3. Unless you plan to hold the line in your teeth when you get to the mast head
, you need a cleat on the lower block, so that means a built-in cam cleat in the block..
This is a really important point but I personally would never trust a cam cleat with my life, they slip, the line could be wet or slimy, the teeth worn etc.
I would tie off the line to whatever the bottom block was tied off to, probably the harness.
The other issue is that folks who do this take other precautions:
1. They know the rig and the condition of all the parts including spreaders. If something goes wrong and you can't go up or down it can be a puzzle as to what to do. Don't ask how I know this. If the rig has not been inspected in years you don't go up it period.
2. You never use the shackle on the halyard. Use a bowline.
3. Make sure someone else is around.
4. Bring a light line with you so someone on the ground can tie off the tool you forgot.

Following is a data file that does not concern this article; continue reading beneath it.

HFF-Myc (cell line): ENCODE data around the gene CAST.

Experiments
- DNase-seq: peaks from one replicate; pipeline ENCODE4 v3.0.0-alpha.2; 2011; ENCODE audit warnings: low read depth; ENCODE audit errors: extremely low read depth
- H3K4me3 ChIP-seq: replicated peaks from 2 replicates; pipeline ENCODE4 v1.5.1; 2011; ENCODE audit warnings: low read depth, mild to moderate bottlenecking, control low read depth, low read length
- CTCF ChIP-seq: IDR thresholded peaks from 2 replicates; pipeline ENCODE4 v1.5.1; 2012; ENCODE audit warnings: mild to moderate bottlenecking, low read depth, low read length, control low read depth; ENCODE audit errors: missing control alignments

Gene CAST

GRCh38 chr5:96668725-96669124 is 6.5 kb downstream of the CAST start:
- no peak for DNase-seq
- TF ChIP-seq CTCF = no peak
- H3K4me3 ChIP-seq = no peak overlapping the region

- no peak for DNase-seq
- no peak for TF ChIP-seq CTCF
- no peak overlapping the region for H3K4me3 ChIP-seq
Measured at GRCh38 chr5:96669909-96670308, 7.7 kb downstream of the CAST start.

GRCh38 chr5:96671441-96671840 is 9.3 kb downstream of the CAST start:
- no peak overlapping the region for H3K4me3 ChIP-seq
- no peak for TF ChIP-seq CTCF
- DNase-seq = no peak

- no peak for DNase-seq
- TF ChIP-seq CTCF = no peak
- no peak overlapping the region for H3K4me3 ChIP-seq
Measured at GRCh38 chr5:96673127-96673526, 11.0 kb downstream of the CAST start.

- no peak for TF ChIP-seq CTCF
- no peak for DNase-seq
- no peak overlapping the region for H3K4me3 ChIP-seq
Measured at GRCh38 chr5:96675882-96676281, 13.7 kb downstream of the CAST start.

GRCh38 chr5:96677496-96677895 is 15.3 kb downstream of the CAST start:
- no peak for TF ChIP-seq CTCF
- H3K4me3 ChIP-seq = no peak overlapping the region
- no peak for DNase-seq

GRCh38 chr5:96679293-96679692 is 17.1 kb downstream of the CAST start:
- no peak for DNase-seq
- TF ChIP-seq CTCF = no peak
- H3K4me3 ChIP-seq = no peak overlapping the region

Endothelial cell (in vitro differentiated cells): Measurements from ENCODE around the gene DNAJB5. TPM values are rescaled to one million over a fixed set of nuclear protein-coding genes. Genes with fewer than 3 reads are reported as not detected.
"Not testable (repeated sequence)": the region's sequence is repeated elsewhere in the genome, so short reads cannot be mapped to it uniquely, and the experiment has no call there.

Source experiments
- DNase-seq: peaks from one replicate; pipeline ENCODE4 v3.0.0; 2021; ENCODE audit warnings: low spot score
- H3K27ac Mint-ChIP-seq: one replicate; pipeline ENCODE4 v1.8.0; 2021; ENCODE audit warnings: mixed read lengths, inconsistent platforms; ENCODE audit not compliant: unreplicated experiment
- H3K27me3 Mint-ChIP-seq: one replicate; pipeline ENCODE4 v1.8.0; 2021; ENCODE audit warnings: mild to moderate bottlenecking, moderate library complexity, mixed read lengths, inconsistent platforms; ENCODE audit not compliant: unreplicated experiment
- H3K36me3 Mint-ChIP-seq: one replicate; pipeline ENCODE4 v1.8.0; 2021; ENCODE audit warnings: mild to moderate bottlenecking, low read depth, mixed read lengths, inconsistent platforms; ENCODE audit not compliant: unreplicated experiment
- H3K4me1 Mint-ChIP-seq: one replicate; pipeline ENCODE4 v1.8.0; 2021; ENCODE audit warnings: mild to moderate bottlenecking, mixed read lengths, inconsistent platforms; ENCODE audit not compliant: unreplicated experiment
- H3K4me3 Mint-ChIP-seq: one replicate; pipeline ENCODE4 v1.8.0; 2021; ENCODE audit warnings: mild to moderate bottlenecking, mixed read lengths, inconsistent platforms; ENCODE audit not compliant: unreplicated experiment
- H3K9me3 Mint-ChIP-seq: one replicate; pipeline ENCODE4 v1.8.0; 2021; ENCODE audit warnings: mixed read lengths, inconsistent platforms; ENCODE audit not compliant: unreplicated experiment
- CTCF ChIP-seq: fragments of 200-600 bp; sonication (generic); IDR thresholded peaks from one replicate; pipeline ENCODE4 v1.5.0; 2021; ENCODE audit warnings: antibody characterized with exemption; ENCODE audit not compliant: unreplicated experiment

5. Bring a short length of line or special strap to tie yourself of to the mast when appropriate.
6. You may need to rig some kind of foot stirrup if you need to get to the very top of the mast as the blocks and halyard and sitting posture may not get you high enough.
7. And of course you test all this stuff out three feet off the deck before you go all the way up.
If you are going to just have someone winch you up you need two helpers. One to winch and one to tail
even if you have a self tailing winch.